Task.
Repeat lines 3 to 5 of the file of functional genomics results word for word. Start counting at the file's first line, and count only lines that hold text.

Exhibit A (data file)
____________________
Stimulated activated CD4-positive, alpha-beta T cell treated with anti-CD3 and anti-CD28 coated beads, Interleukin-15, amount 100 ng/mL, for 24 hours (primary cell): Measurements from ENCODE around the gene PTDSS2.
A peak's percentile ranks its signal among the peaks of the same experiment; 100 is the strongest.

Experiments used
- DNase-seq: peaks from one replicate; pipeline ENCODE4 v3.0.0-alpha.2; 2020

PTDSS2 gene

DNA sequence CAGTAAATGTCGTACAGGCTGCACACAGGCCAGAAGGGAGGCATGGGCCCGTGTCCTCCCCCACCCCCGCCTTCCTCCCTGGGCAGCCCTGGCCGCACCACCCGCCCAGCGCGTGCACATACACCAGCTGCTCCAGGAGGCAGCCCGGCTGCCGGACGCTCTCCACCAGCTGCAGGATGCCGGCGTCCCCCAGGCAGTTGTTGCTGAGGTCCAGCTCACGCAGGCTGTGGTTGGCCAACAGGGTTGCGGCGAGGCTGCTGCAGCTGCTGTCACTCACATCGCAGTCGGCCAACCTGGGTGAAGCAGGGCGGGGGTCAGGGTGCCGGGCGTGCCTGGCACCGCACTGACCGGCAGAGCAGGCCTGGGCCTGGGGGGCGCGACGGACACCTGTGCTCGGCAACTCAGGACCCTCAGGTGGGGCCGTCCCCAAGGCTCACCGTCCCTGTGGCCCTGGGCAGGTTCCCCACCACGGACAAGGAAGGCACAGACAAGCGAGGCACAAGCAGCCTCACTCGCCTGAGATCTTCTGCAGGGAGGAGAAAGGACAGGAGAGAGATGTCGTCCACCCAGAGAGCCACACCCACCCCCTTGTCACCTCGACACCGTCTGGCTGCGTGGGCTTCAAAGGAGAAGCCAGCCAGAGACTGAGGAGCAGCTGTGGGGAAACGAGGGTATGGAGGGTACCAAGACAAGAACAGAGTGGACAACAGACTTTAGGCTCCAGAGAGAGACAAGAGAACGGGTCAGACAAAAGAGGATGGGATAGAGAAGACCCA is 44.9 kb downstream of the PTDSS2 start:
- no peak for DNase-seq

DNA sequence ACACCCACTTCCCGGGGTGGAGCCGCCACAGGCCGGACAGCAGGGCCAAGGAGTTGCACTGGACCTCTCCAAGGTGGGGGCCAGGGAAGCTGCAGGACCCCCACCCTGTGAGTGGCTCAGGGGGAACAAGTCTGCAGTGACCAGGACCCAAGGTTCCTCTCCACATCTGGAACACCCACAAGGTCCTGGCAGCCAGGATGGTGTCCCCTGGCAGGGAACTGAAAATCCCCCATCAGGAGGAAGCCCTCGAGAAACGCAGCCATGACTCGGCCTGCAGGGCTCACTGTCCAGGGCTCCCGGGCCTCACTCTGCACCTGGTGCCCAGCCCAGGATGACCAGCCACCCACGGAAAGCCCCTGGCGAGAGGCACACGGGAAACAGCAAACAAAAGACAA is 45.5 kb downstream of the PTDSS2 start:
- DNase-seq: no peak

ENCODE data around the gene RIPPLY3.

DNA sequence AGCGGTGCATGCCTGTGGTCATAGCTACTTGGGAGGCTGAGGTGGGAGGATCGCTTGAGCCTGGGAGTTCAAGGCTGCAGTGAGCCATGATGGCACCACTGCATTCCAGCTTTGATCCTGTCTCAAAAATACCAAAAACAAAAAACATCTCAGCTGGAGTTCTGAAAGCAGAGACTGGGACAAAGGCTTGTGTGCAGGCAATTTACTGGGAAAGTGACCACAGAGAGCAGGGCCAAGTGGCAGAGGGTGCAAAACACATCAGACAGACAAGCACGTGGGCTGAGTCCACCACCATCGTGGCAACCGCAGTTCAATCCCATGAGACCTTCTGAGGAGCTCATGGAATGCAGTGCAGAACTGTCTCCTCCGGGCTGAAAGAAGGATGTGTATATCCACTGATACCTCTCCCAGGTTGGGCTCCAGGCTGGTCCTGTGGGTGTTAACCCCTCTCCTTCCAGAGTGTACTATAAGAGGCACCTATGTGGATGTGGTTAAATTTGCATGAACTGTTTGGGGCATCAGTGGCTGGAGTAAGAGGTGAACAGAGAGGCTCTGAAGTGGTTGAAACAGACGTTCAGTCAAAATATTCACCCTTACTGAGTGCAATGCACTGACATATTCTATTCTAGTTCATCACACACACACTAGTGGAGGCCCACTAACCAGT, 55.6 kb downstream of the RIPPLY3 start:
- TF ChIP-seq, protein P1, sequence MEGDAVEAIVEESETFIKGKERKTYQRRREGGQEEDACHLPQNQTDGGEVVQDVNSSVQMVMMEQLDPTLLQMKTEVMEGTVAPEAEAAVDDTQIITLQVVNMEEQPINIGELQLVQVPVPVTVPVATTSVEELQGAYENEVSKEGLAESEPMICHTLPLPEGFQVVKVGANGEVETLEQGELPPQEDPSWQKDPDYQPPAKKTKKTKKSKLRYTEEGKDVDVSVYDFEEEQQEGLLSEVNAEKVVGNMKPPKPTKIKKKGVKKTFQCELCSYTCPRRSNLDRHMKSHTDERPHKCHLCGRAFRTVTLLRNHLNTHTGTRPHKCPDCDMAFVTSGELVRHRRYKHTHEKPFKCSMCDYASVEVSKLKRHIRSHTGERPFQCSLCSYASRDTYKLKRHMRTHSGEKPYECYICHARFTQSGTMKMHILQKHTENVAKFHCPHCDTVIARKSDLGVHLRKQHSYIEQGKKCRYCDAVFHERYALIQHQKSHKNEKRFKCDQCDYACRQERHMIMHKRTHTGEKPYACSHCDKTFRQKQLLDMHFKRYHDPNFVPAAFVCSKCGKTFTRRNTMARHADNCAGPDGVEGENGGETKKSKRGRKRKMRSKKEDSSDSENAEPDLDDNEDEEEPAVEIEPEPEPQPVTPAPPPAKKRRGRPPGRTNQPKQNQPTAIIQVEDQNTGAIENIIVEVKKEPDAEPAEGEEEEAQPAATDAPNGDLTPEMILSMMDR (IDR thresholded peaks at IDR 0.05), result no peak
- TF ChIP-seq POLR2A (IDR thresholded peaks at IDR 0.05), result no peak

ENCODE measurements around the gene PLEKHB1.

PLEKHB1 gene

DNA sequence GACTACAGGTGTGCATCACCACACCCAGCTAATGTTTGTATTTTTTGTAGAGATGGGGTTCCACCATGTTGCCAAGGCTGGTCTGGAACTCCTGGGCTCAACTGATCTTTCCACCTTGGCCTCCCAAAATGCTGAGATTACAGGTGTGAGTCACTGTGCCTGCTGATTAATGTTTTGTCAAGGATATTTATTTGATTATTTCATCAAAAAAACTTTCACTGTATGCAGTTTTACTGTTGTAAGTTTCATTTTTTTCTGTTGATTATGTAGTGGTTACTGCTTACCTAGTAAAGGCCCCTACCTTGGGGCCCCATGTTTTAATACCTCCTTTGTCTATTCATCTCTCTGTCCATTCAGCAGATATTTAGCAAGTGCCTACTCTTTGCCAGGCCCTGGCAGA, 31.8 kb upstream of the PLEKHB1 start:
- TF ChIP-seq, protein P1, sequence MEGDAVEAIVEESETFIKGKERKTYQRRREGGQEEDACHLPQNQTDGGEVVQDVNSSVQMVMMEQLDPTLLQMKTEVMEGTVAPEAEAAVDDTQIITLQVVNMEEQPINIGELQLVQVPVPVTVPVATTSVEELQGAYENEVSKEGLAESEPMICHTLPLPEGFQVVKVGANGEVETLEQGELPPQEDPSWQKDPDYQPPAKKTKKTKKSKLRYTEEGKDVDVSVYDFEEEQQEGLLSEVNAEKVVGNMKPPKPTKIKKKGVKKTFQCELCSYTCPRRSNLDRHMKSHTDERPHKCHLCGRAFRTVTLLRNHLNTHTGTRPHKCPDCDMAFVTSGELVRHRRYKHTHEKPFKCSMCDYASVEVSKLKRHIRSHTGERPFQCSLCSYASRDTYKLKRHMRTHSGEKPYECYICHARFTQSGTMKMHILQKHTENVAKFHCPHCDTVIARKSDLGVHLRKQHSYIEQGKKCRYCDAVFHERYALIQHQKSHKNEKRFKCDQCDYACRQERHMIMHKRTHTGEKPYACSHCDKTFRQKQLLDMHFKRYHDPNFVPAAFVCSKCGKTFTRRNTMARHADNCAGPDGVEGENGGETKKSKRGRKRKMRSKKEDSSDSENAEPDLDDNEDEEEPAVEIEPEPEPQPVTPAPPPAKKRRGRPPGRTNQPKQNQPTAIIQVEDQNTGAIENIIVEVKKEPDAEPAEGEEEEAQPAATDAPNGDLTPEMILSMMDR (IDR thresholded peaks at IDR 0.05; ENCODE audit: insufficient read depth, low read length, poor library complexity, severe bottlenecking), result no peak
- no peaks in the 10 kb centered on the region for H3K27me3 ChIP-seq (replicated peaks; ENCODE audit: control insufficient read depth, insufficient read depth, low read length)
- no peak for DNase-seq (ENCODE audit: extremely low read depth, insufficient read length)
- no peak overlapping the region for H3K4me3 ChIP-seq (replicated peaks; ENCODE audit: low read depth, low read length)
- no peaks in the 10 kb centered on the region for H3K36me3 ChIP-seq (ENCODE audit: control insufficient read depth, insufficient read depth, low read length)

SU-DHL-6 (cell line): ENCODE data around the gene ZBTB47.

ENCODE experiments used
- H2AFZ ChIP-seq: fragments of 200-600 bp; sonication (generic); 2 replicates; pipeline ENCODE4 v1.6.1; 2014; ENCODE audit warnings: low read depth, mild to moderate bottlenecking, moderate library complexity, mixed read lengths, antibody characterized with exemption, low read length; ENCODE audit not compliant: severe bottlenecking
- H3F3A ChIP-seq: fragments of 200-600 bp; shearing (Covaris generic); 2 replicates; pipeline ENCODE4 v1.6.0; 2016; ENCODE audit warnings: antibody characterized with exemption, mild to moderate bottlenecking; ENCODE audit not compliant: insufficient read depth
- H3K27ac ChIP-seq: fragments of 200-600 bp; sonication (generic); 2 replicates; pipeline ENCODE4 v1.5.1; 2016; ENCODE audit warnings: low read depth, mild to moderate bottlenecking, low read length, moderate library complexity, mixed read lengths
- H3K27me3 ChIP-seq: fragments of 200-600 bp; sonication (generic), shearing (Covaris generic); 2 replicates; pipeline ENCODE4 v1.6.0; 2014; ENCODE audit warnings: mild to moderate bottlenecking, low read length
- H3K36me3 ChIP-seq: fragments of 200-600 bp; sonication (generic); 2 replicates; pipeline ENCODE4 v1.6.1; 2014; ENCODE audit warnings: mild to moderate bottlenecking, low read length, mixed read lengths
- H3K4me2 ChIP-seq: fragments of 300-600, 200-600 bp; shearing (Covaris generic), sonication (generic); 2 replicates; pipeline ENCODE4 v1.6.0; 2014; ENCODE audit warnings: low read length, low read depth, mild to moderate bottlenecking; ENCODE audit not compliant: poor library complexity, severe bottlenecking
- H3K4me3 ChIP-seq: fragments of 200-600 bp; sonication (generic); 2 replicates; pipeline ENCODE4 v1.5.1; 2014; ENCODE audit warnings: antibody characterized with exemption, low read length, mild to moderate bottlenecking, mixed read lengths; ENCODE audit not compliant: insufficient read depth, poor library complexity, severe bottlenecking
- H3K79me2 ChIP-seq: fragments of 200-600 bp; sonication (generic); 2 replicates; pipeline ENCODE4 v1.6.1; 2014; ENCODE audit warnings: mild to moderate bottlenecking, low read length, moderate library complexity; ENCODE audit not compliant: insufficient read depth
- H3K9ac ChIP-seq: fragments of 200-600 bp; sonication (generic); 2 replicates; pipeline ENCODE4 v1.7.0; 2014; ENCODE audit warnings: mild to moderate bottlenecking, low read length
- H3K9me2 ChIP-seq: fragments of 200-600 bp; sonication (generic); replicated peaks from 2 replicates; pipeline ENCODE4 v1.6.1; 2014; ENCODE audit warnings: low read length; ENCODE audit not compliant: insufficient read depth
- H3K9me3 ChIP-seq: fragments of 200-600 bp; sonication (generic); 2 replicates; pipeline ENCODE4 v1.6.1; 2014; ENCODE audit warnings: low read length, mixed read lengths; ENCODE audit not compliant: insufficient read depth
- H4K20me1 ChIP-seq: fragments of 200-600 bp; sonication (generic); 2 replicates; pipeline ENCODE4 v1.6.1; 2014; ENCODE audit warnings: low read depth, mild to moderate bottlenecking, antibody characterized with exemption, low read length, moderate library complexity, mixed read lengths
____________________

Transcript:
Experiments used
- DNase-seq: peaks from one replicate; pipeline ENCODE4 v3.0.0-alpha.2; 2020

PTDSS2 gene